If you are following this blog closely, by now you might have made your meetings less boring and changed the setting. Next up: fresh meeting formats! Pecha Kucha and Ignite are new presentation models that are becoming popular worldwide. Both models are used for many events were various people can introduce their ideas in a creative and original way. Let’s have a look at them.
Pecha Kucha: 20 x 20
Pecha Kucha was developed in Tokyo by the architects Astrid Klein and Mark Dytham who were looking for a form of presentation that prevents the speaker from talking too much and getting lost in details. The name originates from the Japanese word for ‘chatter’. In a Pecha Kucha every speaker is allowed to show 20 images, each for 20 seconds, resulting in presentation of totally 6 minutes and 40 seconds.
vs. Ignite 20×15
The concept of Ignite is similar with the slogan ‘Enlighten us but make it quick’. Each speaker gets 5 minutes and 15 slides, which are displayed for 20 seconds each. The model was introduced in Seattle by O’Reilly’s Brady Forrest and Esty’s Bre Pettis to allow more people to share their ideas in an informal setting. Check out this really cool Ignite performance by Tom Scott:
Brief and to the point
If you want a conference with many speakers that entertain the audience and provide information quickly, Pecha Kucha and Ignite have many advantages. It protects the audience from long monologues and forces the speakers to make their point quickly. The format is perfect for young professionals to share ideas and small projects that would not fill a whole lecture.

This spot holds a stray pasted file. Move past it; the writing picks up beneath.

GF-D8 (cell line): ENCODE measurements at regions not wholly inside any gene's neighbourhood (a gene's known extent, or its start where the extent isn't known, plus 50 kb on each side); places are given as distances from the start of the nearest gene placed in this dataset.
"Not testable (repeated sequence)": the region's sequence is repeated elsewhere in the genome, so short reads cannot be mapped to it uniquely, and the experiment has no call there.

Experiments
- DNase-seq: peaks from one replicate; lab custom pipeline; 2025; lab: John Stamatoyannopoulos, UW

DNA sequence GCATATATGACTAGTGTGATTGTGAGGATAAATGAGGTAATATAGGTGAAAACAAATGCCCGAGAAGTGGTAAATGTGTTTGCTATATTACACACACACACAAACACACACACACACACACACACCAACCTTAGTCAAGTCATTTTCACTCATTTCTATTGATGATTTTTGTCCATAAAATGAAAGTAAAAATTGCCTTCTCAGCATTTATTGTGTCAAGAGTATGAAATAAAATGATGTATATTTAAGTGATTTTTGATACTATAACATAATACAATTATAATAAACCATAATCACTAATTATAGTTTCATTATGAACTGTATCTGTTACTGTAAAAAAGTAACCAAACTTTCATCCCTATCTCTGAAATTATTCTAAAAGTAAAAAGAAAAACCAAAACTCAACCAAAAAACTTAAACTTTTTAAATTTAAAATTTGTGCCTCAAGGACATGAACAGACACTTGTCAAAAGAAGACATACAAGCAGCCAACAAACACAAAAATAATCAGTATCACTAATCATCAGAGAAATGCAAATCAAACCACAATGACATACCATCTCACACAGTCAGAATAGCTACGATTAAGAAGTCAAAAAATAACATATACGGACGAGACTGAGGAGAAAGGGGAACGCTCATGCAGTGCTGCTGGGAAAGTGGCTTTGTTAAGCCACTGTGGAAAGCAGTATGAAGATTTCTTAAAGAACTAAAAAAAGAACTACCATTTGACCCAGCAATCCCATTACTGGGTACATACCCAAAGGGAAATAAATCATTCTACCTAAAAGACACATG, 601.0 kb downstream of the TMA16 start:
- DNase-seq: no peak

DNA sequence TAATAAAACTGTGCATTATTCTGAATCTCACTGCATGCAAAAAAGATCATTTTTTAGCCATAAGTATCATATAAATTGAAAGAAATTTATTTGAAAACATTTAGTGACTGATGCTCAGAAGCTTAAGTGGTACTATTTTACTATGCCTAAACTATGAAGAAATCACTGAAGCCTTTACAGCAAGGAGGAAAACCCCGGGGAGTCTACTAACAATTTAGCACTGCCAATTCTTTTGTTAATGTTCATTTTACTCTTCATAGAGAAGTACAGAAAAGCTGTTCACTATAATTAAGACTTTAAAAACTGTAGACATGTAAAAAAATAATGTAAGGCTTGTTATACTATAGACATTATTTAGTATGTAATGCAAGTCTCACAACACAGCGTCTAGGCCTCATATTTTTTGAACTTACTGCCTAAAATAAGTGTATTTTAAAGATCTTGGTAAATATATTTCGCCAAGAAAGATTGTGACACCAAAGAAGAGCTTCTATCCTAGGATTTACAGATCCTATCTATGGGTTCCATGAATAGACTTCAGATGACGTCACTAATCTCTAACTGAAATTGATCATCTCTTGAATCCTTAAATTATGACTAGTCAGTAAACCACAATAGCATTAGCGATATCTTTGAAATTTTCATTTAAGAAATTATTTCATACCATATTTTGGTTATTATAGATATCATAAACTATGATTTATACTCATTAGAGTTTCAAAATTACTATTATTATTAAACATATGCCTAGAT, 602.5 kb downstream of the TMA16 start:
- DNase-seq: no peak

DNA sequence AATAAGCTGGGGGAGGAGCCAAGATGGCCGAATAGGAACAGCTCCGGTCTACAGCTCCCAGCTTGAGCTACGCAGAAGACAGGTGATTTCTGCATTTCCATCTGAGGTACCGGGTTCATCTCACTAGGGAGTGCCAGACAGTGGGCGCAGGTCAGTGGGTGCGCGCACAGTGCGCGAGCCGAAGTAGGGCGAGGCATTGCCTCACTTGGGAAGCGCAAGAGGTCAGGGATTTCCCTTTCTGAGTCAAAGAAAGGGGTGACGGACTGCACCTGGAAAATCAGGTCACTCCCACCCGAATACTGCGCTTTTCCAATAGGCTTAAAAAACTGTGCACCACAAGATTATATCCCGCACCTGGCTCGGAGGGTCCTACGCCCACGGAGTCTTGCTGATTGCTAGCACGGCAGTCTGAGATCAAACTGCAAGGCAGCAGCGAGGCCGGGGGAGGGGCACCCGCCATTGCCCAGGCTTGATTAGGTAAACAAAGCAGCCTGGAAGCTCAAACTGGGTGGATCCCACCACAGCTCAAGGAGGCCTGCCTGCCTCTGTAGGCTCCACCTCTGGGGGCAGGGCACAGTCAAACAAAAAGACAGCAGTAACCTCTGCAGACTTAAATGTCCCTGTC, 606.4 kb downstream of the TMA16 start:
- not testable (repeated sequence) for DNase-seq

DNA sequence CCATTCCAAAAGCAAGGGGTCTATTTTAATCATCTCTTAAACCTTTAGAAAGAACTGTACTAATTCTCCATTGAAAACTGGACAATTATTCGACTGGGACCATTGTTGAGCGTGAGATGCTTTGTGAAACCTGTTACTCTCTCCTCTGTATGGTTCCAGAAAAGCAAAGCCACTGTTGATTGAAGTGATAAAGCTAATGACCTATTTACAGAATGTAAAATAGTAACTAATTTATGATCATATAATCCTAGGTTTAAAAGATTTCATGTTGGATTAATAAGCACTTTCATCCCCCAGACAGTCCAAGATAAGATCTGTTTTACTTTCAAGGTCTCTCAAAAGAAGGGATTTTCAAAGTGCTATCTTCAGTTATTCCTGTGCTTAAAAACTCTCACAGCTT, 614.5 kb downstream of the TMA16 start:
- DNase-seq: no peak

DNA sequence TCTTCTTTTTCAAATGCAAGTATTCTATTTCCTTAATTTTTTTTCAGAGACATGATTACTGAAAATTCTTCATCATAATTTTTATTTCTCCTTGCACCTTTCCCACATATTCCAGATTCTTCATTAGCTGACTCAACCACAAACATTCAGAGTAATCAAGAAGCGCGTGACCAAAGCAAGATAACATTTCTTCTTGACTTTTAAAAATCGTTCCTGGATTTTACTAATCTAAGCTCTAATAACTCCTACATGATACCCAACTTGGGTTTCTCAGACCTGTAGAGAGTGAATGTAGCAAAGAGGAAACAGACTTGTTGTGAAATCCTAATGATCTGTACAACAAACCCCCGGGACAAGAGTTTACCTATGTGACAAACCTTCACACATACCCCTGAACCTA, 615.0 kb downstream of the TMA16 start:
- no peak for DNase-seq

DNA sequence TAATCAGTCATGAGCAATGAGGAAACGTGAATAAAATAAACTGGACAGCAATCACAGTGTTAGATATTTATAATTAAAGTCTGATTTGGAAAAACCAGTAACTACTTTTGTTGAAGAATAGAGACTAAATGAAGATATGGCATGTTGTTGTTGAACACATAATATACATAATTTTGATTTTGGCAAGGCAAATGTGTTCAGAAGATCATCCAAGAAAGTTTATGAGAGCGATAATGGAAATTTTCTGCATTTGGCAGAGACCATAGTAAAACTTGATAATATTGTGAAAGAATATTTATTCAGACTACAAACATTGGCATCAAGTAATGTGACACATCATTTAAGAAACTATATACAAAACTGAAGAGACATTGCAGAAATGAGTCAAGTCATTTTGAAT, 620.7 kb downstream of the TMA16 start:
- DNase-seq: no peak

The greates advantage is the briefness of the talks. Our brains capture information better when its presented in small chunks. Thus we are more likely to retain a five minute talk than a lecture of half an hour.
Select and discard
The weakness of the short talks is that our brains also need to rehearse and repeat the information we are offered. If we simply move from one speaker to the next we will have fogotten the first presentation before the second has started. During the talk we store information in our working memory which lasts for about 20 seconds. If it is not processed any further after the talk it will simply be discarded. This cognitive mechanism prevents our brains from information overload.
Time to process
How can we achieve that the information enters our long term memory? By letting the audience reflect on it in an interactive discussion after each talk. Encourage the speaker to think about interesting questions that trigger the discussion. This allows the participants to place the fresh input into the context of their own knowledge and experience where it acquires its meaning. At the same time the session becomes more profound.
Curious about these forms of meetings? There a many Ignite and Pecha Kucha events in Holland to get you inspired. For internationals there are an Ignite at the Mediamatic Fabriek and a Pecha Kucha by Golfstromen in Amsterdam.